The hottest interior design trends for 2020

The new year marks a new beginning. It promises a fresh start and a chance to improve.

We secretly type our resolutions into our mobile phones: go to the gym more, stop ordering takeaway when the fridge is full of food, and call Mum before she calls me asking why I haven’t called her.

It’s in our nature to embrace change in January and it’s the same with our interiors – a new season is an opportunity to shake things up around the home.

“We have this natural tendency towards self-reflection when we rest over the new year period – we think about improving ourselves physically, mentally or even with our interiors,” says interior designer Alexandra Donohoe Church of Decus Interiors.

“It’s the seasonal shift that inspires us to declutter, paint the walls or finally start that project around the house we’ve been putting off.”

For interior designer Anna Spiro of Anna Spiro Design, 2020 is about creating homes that “burst with positivity, happiness and colour”.

Known for her layered textures and colourful aesthetic, on a recent trip to London she “noticed an explosion of colour and pattern among other designers and fabric houses”.

She advocates for people to inject more colour into their homes and not be afraid to mix textures or patterns. “We wrap entire spaces in wallpaper so it creates this amazing seamlessness where you can add paintings and homewares for a really layered aesthetic,” she says.

For those of us new to colour who might want a smaller introductory dose, Spiro suggests adding layers and colour with “scatter cushions, patterned lamp shades and a textural rug”. Her colour prediction for the year ahead is yellow.

Warm, tonal colours including terracotta, clay, burgundy and wines are also taking top spot on the podium for the year ahead. “These colours are beautiful to work with as you can still have a neutral interior and easily introduce them into your home,” says interior designer and trend forecaster Bree Leech.

“The colours themselves aren’t crazy, instead it’s all about textures and using them together in kind of a maximalist approach to minimalism.”

Leech has also observed the arrival of lilac and mauve in the aftermath of Milan Design Week. “We haven’t seen these two colours for a while but they do connect to the warmer tones and I think they’ll make quite an impact this year.”

Donohoe Church is also advocating for more ceramic and lava stone in 2020. “These materials are usually relegated to decorative items like vases, accessories and smaller pieces but we’re certainly starting to see a shift towards using ceramics in beautiful light fittings and joinery.”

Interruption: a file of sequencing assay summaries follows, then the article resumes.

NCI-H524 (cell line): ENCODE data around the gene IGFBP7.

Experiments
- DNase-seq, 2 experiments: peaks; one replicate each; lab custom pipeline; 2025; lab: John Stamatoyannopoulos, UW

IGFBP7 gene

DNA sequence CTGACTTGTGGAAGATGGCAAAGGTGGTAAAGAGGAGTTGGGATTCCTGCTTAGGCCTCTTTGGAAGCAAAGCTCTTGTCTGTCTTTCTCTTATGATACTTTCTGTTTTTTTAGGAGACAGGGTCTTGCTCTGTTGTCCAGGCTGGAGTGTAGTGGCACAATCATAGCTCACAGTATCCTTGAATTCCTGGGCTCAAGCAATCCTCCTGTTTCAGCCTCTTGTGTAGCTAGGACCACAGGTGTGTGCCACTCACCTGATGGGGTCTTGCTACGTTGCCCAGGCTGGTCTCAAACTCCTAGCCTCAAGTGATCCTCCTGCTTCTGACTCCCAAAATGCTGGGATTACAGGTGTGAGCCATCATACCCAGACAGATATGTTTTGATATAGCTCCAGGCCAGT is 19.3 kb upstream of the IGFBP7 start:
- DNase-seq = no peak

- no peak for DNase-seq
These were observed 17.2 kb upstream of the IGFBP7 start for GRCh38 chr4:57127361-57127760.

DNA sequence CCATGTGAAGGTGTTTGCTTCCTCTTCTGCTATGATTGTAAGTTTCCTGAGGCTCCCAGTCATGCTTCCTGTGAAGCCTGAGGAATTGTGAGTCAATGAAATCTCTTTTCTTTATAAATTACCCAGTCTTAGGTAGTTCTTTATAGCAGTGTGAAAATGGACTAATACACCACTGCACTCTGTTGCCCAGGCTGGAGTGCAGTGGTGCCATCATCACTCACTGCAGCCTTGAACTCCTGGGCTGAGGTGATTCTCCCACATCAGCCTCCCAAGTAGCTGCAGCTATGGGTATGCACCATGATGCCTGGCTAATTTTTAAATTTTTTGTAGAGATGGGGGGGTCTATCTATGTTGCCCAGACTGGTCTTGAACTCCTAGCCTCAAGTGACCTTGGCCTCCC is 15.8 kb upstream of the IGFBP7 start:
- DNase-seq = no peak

The team at Decus Interiors is also integrating more lava stone into its projects as an alternative to timber, stone and 2pac benchtops, plinths and joinery. “When this material heats up it creates a most interesting glaze,” Donohoe Church says.

A move towards slow design and thinking more consciously about sustainability in our homes is a growing trend Spiro wants everyone to embrace in the new year. “There’s fast fashion and there’s also fast interiors and I think we’re going to see a reversion to the handcrafted and support local craftspeople.”

She says good design is worth the wait. “I always encourage my clients to buy really beautiful good quality and handmade things they keep for a long time instead of replacing things every few years and adding to landfill.”

Spiro doesn’t just mean buying new either, she is all for repurposing and giving new life to secondhand furniture. “I just bought two vintage armchairs for $100 this week, they are the most beautiful shape and construction, and I am going to get them recovered,” she says.

Spiro suggests sourcing secondhand furniture online, at auctions and antique shops. “It’s really environmentally friendly because we’re using what already exists instead of adding another two armchairs to landfill.”

Donohoe Church says chunky furniture is also poised for the 2020 interiors spotlight.

“We saw so much of it at Milan Design Week, it’s definitely not subtle and appeals to something in the senses,” she says.

Cristina Celestino for Fendi Home’s “Back Home” collection is an excellent example of the chunky furniture movement that recently flooded Instagram, Pinterest or wherever else you scroll for good design when you’re meant to be doing something else.

Working as an interior trends forecaster, Leech is in the business of knowing what we’ll love before we know it ourselves, but she also encourages consumers to follow them loosely when decorating their home.

“Trends are there to inspire you, not to dictate a style, so take what you like from them and add your own touch.”

Source: Domain
Image: Felix Forest